I love to swim. So when I moved from New York City to St.Thomas in the US Virgin Islands in 2006, I was overjoyed to say good bye to overcrowded lap lanes and hello to the great turquoise expanse in which I could swim for miles along uncontaminated stretches of coast, gazing at the technicolored fish and spotted eagle rays, the sea turtles and underwater vegetation.
There was only one problem: I couldn't find a swimsuit that I could stand to wear for these aquatic adventures. My old one-piece Speedo seemed too utilitarian for the flamboyant tropics, and the various bikinis I tried were disasterously uncomfortable with knots at the base of my neck, wires poking into my ribs and bottoms that were forever refusing to get out of the water when I did. I tried a sports bra with shorts, but that was even less attractive than the Speedo, and on top of that the heavy cotton fabric refused to dry.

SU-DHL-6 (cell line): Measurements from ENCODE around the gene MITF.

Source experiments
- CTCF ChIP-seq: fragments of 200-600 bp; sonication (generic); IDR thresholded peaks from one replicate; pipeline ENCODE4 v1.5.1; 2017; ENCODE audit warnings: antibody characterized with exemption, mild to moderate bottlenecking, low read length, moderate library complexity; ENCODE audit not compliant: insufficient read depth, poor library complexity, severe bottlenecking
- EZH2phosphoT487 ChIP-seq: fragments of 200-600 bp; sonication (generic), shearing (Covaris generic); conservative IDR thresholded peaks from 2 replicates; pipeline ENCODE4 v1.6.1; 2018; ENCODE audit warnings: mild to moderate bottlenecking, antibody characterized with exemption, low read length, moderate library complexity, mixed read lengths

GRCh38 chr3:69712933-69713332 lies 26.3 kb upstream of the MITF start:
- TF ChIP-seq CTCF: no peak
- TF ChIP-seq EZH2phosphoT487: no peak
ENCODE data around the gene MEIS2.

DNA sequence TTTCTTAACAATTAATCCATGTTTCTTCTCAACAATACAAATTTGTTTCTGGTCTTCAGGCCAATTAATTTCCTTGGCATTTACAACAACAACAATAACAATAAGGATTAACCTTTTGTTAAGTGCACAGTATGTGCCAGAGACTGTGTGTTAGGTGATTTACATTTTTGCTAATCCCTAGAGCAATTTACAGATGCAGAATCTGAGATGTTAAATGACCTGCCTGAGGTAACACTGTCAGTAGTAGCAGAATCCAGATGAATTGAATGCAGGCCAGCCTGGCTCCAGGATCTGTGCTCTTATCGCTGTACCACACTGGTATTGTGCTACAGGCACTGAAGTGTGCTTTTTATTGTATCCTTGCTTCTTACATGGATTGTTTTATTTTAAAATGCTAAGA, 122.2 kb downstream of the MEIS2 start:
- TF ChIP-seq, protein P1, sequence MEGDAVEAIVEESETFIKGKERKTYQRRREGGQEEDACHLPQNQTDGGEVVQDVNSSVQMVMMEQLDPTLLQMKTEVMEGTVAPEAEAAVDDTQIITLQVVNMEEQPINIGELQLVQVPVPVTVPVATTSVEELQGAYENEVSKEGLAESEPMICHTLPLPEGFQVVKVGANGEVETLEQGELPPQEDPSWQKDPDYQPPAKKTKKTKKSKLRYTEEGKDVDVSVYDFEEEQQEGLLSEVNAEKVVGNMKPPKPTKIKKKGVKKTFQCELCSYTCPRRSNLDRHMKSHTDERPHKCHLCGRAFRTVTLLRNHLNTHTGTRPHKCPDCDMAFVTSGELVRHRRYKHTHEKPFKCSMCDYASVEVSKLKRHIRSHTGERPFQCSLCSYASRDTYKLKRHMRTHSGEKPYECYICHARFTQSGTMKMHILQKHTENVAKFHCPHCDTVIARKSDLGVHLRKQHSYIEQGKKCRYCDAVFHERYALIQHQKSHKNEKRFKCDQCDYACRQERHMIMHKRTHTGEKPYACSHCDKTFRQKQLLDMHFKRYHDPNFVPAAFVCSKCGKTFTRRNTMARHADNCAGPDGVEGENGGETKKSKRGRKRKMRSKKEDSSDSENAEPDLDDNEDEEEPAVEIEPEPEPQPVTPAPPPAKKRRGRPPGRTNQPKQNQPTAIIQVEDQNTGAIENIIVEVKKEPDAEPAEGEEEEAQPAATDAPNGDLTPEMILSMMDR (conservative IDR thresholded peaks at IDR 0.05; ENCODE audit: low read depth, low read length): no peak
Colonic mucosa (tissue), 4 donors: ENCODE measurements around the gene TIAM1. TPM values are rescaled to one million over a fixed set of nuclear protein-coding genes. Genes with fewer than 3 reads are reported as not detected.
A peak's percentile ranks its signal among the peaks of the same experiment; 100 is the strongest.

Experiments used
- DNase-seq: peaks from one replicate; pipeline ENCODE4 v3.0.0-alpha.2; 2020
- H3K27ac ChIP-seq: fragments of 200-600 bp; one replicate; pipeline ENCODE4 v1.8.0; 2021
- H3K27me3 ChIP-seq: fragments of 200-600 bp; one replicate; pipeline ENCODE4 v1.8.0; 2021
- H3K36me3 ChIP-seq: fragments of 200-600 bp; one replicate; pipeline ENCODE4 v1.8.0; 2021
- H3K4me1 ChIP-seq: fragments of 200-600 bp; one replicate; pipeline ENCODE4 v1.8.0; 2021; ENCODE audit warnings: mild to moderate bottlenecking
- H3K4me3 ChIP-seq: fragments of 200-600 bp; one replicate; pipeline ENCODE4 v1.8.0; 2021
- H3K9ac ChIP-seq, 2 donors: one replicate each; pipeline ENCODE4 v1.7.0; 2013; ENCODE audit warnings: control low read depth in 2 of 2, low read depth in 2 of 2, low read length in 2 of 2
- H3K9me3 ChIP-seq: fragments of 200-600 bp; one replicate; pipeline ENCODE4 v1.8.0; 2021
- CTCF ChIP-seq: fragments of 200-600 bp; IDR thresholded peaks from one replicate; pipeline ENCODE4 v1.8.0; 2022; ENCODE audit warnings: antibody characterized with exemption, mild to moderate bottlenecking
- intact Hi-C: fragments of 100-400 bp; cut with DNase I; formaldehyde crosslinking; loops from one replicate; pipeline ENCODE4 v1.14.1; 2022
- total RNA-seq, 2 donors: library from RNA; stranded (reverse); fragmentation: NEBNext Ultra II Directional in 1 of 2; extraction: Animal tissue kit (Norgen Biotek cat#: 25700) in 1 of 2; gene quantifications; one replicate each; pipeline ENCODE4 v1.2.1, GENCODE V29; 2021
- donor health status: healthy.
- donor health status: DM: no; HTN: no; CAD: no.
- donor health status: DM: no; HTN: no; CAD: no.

I searched online for a garment that combined the mobility, comfort and support of a sports bra with the style and quick-drying spandex of a swim suit, and came up empty handed. At which point it occurred to me: I'm going to have to design the damn thing myself.
I am not a designer. I am not a seamstress. I have never had the slightest interest in fashion. Still, I managed to scratch out a rough drawing of my fantasy swim suit (which I quickly realized could also function as an excellent gym suit) on a piece of printer paper and set out to find a seamstres.
Two seamstresses and about 18 months later, I had a line of transitional, amphibious activewear that was market-ready, only to discover that commercial manufacturing wasn't within the realm of possibility. What shoestring start-up can absorb the cost of 300/piece production minimums? The time had come for me to learn how to thread a sewing machine.
Turns out, sewing isn't as scary as I had imagined it would be, and I enjoy working with my hands. So I opened for business. Welcome to Nayad.